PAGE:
Sat. May 18th, 2024


Key Takeaways

  • Due to battery and storage limitations, it only makes sense to stream lossy files on smartphones, but lossy files shed information to make files more manageable, which diminishes audio quality.
  • DAPs offer more high-resolution lossless audio support, extensive EQ settings, and longer battery life than smartphones.


Did you know the standard music on your smartphone plays from low-quality audio files? Upon learning this, I jumped ship from smartphones to digital audio players (DAPs), especially after understanding the clear benefits concerning sound and functionality.


The Problem With Smartphone Audio

The issue isn’t that smartphones don’t support high-resolution (hi-res) audio. At this point, Apple and Android allow users to download and stream hi-res content. The issue, however, is that smartphones aren’t designed to play hi-res well.

Most of the audio you listen to—whether through Spotify, Apple Music, or another streaming service—offers lossy audio files, like MP3 or Advanced Audio Coding (AAC).


The problem? Lossy files are compressed heavily, meaning they remove bits of information to reduce the file size because it makes them easier to transfer, stream, and download. However, the data removed from lossy files contains sound information. The more they’re compressed, the less they sound like the original recording.

It’s these lossy files that you listen to on the average music library or streaming platform. However, you can access hi-res audio, as most smartphones have functions to download and even stream hi-res or lossless files.

Lossless files also compress audio but do so in a way that doesn’t delete sound information. The result is a smaller file that keeps the original sound almost completely intact.

Apple Earpods and iPhone with Spotify logo on the screen. Spotify - online streaming audio service.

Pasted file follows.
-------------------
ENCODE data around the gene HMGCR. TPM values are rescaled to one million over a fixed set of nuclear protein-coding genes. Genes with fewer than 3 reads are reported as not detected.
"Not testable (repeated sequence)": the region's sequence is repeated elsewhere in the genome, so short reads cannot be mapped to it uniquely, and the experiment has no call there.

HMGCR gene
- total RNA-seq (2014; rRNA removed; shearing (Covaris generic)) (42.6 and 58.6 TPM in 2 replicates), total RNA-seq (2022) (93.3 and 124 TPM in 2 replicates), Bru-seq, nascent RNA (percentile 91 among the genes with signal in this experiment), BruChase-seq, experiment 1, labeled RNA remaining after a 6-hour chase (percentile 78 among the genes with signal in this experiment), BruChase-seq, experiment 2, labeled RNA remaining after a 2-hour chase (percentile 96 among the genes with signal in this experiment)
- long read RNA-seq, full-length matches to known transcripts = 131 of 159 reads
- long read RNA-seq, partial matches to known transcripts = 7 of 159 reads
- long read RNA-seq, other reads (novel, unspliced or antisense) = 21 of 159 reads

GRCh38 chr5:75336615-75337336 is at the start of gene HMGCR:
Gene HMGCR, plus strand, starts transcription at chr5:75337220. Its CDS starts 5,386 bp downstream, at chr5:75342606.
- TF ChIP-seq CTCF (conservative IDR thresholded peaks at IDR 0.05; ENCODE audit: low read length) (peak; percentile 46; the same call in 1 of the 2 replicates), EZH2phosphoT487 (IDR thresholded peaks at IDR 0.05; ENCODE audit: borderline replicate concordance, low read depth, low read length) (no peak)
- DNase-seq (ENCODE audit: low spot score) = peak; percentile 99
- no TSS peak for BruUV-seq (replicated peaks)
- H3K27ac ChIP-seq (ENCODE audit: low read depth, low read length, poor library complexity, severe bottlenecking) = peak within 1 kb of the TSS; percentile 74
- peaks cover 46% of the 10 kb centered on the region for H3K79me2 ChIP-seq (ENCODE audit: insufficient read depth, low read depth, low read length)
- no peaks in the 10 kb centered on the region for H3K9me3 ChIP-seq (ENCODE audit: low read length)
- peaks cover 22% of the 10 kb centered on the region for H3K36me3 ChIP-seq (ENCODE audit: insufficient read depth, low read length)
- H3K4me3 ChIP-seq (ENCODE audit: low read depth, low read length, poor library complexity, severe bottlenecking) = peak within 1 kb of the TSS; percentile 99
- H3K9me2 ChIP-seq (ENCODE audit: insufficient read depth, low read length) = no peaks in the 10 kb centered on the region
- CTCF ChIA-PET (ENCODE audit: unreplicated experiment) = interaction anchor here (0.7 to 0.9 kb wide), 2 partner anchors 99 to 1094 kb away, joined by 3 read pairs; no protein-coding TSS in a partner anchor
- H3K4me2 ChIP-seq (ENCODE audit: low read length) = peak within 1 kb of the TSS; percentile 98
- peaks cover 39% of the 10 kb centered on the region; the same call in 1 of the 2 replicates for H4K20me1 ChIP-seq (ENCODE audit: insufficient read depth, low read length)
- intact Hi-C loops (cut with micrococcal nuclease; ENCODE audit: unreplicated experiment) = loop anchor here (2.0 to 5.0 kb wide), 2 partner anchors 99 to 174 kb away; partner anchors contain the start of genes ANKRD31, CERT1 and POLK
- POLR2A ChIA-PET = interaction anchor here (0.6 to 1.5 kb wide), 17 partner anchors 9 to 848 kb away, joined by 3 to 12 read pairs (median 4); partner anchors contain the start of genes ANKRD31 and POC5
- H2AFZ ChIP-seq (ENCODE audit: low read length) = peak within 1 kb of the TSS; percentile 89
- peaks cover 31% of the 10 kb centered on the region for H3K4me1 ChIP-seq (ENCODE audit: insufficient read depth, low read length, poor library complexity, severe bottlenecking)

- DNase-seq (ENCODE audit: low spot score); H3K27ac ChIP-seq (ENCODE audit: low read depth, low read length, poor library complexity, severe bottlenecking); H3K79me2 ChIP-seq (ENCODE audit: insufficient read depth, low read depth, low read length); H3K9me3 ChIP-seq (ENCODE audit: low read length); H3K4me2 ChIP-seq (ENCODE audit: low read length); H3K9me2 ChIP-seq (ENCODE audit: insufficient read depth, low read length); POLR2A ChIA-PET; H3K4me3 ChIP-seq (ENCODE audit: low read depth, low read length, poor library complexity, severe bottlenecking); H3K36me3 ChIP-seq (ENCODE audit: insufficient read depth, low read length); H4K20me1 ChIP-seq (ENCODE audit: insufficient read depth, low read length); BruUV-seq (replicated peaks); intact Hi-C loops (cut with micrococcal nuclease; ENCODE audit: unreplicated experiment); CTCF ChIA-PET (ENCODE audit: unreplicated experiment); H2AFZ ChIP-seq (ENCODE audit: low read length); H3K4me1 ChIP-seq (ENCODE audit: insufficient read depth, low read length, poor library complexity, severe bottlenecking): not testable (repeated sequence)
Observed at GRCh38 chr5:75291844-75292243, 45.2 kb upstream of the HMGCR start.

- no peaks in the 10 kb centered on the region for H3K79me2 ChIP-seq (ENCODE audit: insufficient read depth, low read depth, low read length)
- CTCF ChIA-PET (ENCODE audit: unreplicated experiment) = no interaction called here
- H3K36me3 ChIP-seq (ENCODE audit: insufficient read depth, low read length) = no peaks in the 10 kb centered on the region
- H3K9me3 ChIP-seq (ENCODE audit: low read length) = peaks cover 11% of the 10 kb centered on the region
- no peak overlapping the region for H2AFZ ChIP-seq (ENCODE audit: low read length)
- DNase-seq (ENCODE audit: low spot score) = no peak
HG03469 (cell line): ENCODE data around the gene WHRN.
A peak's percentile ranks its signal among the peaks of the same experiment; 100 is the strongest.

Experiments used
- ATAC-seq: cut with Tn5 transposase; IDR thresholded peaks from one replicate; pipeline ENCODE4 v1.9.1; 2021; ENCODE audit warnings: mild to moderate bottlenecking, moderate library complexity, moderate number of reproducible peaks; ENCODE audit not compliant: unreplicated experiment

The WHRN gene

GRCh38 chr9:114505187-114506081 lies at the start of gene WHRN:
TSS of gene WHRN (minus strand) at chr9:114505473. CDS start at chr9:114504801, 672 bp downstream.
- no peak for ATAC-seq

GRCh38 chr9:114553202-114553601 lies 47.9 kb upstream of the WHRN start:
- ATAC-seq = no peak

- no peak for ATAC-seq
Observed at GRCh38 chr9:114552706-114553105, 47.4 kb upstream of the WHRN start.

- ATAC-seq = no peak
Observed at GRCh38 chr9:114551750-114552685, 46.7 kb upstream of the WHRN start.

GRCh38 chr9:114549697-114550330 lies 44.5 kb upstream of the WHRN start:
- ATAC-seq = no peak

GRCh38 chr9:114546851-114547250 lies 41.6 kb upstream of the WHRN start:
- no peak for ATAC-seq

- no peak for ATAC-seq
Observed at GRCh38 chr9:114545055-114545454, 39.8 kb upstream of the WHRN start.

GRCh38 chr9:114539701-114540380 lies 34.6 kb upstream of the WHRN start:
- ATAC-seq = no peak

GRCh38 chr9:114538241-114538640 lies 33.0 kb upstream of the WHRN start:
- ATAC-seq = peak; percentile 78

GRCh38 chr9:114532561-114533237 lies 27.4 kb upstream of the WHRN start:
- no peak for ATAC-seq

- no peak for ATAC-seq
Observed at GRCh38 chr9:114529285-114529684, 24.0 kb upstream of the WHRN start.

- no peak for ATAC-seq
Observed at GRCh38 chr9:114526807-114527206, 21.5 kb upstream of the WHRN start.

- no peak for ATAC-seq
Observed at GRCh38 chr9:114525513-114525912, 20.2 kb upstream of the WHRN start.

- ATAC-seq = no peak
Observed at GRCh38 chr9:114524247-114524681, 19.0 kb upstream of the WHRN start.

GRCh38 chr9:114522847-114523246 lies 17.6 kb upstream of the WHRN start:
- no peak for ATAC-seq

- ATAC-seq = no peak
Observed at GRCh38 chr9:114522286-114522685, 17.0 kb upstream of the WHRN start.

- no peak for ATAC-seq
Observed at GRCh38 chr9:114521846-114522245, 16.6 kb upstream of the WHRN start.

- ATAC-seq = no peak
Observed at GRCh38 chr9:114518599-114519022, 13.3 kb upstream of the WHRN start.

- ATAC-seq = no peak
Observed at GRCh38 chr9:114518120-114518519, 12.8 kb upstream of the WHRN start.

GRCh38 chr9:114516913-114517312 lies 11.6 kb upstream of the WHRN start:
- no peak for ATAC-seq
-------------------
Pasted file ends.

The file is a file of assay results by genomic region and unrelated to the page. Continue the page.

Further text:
So why not just use a smartphone if it supports hi-res?


When I was first looking into this, that was my first thought. However, once I started using my smartphone to stream/download hi-res audio, I ran into three major problems:

  • Extreme data usage
  • Larger file sizes took up too much phone storage
  • Fast battery drainage

It all boils down to this: even top-tier smartphones aren’t built to handle hi-res audio alongside all the other phone functions. Hi-res files are too big and require too much data and battery. I even discovered that longer listening sessions caused my iPhone to overheat.

Through trial and error, I decided to try a DAP.

Taking the Leap to Digital Audio Players: 5 Benefits of DAPs

Owning a DAP was a game-changer for someone like myself who sought the highest possible audio quality. It allowed me to download, manage, and listen to a wide range of hi-res formats on a dedicated device with many intuitive features designed to level up casual listening experiences.


I chose Sony’s Walkman NW-A306, which cost me about $350. It’s a compact, all-round hi-res audio player that supports over 10 different file types and offers many great features, a 10-band EQ, and a plethora of connectivity options. While the Walkman NW-A306 is a mid-tier model, price-wise, DAPs begin at around $50 and go as high as $5,000–$10,000. But even the most affordable DAPs beat smartphones for many reasons.

Sony Walkman NW-A306
Sony

Photo of the model DAP I bought, the Sony Walkman NW-A306

Broad Audio Format Support

While smartphones support certain hi-res audio files, like Free Lossless Audio Codec (FLAC), managing them is a major hassle. For example, Apple forces you to manage all FLAC files within the Apple Files app or third-party service, meaning you can’t just stream them. Furthermore, you need an external digital-to-analog converter (DAC) to support true hi-res content.